Amma has been living in the village for about thirty-five years after the marriage and she knew the village and the people here more than her own place. I have always wondered, it was not just the people of the village that she knew, she also knew from where someone had married and to where someone got married and other family chains and even details such as cattle each one grew in their household of the majority of the families in the village.
“House Number 49, Narayanan Kannivalappil” They gave the details they had.
“Oh that one. His house is three houses past on this side”. She said pointing in the east side. “He has a calf now. He sold the cow three four months back.” Amma was precise.
The Relief in the faces of the two souls were clearly visible.
“How about Safiath Beevi, House No. 50?” they continued, trying to complete the details of as many houses as possible without having to walkaround.
“She has lot of goats. I don’t the correct number, more than six or seven I believe. If you need the right number, you better visit her house.” That was more than what they expected.
“that’s OK, we will manage” They could not demand more.
“There is one Bhageer. House No. 22”
“They disposed their property two-three years back and moved out. There is no one living in that house now”
“But is the house there?”. They just wanted an account.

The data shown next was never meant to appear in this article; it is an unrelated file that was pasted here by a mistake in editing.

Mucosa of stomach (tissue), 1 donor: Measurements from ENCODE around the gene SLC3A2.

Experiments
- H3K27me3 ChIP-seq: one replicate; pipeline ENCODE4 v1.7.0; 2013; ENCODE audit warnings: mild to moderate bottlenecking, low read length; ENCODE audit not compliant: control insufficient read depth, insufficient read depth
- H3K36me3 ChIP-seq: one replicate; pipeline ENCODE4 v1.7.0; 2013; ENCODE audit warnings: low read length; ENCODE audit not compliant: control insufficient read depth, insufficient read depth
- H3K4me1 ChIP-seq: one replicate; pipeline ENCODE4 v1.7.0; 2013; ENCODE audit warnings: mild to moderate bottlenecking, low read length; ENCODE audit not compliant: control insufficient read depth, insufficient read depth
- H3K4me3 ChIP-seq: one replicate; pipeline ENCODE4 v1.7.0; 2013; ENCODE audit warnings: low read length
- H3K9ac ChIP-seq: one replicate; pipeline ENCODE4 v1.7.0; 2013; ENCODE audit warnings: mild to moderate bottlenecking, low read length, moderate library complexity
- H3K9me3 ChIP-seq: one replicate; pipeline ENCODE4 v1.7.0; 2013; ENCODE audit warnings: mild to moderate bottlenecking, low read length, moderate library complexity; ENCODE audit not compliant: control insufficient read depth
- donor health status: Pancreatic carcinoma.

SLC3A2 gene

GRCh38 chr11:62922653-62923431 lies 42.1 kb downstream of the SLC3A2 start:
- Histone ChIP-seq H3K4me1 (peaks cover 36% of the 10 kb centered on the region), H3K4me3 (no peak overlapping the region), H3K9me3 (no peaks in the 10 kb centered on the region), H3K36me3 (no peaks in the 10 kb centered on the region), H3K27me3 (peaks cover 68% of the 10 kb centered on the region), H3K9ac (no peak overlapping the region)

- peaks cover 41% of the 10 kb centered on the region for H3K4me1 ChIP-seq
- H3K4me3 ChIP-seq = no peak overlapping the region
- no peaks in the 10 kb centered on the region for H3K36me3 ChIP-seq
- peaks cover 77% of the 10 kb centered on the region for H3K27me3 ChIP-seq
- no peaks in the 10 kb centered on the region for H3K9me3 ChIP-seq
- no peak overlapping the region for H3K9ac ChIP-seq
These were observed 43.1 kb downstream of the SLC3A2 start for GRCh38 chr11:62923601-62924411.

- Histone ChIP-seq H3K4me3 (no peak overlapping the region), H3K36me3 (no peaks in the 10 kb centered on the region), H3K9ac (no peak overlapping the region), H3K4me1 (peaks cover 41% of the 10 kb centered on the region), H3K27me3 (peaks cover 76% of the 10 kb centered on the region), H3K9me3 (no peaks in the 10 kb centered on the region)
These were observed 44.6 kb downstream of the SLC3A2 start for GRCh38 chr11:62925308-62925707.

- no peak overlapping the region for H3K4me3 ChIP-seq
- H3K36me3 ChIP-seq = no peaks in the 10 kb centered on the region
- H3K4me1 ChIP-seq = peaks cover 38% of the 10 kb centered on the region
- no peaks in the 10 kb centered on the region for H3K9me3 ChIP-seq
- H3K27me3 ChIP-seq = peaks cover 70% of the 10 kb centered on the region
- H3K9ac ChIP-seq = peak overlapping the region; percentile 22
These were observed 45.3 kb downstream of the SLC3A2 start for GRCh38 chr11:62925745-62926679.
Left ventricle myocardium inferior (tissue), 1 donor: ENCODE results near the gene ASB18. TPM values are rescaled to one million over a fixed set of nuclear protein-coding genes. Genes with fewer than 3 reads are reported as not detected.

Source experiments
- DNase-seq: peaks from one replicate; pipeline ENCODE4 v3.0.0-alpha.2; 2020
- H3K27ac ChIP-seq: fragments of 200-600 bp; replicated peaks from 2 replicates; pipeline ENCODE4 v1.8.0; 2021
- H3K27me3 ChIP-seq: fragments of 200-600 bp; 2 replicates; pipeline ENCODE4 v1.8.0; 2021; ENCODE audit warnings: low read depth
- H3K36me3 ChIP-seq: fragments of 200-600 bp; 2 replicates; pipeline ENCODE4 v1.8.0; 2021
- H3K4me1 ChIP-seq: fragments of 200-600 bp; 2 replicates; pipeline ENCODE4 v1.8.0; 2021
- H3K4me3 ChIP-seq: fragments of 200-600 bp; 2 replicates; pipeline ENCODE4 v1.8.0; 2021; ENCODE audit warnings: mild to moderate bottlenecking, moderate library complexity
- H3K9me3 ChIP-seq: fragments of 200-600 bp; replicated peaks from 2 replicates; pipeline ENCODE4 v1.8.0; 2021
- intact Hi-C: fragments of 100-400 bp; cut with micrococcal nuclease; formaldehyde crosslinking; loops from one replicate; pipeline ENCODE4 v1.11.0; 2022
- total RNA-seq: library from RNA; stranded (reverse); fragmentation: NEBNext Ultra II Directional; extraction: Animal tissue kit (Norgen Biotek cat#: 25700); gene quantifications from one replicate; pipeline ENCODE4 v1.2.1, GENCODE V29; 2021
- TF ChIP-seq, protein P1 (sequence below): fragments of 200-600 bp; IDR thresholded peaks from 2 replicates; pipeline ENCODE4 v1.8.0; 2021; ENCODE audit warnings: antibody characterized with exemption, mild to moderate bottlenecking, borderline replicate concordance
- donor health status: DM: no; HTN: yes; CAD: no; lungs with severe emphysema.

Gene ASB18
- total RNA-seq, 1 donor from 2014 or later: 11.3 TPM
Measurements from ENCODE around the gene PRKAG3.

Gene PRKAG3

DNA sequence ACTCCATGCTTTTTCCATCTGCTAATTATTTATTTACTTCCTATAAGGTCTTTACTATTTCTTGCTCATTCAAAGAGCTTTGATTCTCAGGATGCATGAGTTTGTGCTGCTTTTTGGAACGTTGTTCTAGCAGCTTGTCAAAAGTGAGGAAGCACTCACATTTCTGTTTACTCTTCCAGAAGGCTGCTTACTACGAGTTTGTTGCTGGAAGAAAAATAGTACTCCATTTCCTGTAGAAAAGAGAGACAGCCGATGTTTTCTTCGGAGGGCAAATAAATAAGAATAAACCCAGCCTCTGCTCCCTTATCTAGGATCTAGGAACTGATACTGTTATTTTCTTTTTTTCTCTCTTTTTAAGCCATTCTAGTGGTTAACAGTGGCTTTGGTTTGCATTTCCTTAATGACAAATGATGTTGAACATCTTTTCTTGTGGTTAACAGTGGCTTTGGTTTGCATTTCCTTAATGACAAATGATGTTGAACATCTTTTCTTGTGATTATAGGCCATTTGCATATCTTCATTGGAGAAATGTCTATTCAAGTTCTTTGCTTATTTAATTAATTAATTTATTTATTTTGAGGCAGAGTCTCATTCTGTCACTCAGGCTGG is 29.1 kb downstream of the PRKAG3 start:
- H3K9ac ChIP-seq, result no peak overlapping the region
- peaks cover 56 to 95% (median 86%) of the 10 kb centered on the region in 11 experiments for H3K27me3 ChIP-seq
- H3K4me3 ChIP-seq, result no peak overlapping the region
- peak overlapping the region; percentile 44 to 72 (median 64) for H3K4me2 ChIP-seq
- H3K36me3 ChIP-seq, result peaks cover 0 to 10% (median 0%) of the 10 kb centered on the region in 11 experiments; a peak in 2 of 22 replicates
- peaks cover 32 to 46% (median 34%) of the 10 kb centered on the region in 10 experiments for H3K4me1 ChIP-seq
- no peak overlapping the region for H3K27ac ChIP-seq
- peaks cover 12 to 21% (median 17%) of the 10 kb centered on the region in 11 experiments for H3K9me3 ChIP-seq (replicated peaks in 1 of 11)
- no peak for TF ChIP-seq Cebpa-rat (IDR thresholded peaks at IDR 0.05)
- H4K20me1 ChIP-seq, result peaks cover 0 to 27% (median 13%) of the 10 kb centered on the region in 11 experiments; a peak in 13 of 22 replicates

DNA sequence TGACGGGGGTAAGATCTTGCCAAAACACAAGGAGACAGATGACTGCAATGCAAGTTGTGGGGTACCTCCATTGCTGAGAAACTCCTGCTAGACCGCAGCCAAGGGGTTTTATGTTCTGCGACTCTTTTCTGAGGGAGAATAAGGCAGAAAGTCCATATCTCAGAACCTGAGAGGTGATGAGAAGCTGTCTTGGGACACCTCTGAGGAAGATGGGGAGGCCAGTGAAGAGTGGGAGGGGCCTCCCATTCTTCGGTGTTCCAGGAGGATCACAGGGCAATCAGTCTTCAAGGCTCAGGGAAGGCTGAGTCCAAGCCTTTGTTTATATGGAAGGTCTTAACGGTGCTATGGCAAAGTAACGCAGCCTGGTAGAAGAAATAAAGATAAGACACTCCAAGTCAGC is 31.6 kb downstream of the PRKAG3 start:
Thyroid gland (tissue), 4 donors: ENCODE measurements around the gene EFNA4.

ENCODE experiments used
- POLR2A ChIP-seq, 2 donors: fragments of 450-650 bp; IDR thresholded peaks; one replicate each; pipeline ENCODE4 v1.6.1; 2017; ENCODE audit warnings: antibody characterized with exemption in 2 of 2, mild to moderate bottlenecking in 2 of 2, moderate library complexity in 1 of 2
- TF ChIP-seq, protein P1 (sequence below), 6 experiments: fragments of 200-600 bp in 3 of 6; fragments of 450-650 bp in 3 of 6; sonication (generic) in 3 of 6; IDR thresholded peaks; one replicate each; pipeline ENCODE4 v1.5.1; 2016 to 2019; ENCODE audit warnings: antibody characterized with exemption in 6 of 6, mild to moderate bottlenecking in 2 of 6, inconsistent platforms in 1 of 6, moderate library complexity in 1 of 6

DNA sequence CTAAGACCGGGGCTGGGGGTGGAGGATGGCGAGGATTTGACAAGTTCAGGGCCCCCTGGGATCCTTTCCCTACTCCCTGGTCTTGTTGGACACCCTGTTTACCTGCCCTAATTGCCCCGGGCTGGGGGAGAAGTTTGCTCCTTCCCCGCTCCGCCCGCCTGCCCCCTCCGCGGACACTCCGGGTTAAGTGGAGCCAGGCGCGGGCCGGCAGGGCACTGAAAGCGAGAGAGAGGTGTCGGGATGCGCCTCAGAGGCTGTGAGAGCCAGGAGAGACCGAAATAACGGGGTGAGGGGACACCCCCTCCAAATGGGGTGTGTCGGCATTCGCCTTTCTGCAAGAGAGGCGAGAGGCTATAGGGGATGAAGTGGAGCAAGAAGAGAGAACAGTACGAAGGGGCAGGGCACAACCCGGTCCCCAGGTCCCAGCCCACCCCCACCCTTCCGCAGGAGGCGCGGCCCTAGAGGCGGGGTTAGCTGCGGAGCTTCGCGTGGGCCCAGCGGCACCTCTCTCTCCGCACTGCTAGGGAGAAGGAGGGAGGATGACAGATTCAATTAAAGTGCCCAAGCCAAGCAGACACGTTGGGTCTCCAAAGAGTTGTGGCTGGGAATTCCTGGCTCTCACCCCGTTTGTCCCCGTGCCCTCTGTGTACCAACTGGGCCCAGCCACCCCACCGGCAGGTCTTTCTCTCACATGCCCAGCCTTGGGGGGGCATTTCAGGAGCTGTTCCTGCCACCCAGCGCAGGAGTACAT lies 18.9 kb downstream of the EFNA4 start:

“The people who bought the house are not staying there and the house is in complete ruins. Is it not an updated list?” Amma knew so much. I realized that I knew very few villages, immediate neighbours and a few others.
“The list would have been prepared around five years back. It is not updated very often”
“Then, do you account for such households?” Amma enquired.
“ Hmm…sometime yes”. They gave a vague and unsure reply. “No one verifies the list”
“Last one. Joseph Vadakkepura, house no. 64” They has almost completed their day’s work.
“Ohh…That one is a little far, on the other side of the hill that you over there.” Amma pointed to a direction.
“That’s’ where we started off with house no. 1, right?” The two looked at each other.
“You might have. The wards are divided not for the convenience of people like you. It is based on the number of votes each political party gets to making sure they win in the local elections.” Amma clarified.
“Walking all the way there in the hot sun again is tough, what we have is more than enough.” The irritation of walking around in the hot sun was clearly visible in their faces. Happy with the information they got, they walked away thanking Amma for all the details.
I had heard that they were paid based on the number of houses they covered. If they visit one house, they would get the details of another ten houses as most of the ladies in the village were not too different from Amma. They knew the village well.
Covering twenty houses a day would mean, they can get the details of about two hundred house. Five rupees a house meant a thousand rupees a day, five hundred each. With more than twenty wards in the village, I did some basic math in mind and realized the way government systems worked. But for these Aangad Vadi teachers, as they say, make the hay while the sun shines.